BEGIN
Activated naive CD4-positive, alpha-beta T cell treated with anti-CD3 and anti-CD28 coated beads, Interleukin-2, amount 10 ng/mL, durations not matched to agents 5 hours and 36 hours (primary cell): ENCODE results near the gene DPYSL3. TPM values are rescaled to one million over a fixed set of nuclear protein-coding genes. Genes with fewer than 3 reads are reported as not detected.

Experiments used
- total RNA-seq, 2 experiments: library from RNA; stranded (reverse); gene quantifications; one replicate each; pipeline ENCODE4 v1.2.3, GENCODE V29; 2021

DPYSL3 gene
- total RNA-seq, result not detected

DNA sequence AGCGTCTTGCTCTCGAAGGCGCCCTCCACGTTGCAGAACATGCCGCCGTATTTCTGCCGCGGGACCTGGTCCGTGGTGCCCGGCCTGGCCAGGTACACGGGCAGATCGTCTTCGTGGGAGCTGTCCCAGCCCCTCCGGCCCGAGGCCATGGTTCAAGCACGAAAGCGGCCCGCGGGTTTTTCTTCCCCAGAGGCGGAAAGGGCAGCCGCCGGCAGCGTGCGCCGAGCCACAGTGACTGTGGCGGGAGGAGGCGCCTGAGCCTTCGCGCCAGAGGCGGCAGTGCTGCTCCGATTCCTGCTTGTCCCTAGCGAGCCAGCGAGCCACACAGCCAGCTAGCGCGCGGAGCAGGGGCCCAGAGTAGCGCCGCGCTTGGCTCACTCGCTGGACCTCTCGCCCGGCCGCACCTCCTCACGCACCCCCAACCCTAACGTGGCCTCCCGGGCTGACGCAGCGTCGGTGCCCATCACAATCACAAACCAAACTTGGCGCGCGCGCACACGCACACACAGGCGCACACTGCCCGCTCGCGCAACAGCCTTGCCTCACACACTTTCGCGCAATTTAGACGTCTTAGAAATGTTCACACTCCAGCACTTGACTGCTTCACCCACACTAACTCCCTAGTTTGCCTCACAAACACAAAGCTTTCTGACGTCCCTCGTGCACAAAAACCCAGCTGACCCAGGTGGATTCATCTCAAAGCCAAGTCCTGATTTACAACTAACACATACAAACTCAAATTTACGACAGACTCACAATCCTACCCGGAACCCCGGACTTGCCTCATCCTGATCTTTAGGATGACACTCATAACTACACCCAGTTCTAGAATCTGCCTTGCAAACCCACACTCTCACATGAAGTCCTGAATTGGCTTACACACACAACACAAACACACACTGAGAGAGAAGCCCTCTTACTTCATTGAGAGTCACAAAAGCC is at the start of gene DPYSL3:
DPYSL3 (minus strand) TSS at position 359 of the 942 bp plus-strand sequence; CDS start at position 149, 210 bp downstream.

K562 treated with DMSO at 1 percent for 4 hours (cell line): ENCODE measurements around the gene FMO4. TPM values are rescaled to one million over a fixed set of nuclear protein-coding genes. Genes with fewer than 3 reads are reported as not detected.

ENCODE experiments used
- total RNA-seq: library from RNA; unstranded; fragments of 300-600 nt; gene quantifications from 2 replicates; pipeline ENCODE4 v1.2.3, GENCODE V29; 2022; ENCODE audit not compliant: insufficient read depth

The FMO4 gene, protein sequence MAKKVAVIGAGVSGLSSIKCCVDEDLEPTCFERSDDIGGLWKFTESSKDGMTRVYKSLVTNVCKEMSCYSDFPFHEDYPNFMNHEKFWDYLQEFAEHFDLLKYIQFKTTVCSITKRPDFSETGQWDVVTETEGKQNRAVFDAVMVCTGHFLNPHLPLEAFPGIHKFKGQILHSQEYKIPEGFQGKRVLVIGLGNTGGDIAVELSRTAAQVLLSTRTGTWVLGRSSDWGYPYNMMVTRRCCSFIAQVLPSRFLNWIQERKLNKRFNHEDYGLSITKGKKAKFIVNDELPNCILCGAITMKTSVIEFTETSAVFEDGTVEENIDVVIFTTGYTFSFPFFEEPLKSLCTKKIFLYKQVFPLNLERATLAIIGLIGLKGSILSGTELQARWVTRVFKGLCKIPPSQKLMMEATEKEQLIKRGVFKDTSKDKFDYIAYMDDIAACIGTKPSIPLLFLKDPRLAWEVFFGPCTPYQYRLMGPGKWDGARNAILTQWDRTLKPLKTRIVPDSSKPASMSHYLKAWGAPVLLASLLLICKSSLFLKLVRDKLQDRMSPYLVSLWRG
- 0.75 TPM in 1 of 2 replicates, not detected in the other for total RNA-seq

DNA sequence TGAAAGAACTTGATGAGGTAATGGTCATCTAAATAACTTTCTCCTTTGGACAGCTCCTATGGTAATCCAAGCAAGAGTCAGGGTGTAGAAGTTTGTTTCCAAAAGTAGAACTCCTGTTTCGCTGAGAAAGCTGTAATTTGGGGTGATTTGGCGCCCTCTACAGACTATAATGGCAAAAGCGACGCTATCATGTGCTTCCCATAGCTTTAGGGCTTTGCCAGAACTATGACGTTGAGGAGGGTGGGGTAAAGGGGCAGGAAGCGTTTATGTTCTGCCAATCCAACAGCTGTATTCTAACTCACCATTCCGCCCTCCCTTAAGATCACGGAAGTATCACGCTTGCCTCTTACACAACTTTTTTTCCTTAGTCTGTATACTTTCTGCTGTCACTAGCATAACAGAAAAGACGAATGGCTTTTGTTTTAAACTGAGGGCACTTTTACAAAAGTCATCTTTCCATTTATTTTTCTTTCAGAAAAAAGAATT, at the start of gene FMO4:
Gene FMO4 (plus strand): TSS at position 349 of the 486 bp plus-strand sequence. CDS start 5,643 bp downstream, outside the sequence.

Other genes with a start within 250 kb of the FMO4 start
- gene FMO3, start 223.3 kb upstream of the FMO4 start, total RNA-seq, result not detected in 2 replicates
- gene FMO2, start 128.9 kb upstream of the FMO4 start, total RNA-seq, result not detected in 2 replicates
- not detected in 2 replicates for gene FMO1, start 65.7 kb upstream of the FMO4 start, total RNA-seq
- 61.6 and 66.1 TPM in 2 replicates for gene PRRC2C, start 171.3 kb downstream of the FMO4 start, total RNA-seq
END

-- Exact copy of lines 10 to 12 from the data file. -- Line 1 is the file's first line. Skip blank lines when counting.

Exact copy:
- total RNA-seq: library from RNA; unstranded; fragments of 300-600 nt; gene quantifications from 2 replicates; pipeline ENCODE4 v1.2.3, GENCODE V29; 2022; ENCODE audit not compliant: insufficient read depth

The FMO4 gene, protein sequence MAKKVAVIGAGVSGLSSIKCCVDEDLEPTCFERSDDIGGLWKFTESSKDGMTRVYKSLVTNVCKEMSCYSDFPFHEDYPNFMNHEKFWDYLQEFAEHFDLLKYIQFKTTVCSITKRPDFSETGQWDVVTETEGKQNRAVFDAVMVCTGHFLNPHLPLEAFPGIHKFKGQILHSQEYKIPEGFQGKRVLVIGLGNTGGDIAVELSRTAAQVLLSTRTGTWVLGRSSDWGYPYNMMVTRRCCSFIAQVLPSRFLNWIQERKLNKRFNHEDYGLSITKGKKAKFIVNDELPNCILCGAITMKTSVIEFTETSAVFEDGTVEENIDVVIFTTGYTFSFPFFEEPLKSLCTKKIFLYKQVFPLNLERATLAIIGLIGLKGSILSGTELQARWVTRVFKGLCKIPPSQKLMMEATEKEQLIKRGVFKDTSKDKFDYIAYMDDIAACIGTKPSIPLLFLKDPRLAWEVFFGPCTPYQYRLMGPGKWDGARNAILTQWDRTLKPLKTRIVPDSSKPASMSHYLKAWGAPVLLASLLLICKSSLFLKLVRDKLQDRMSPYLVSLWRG
- 0.75 TPM in 1 of 2 replicates, not detected in the other for total RNA-seq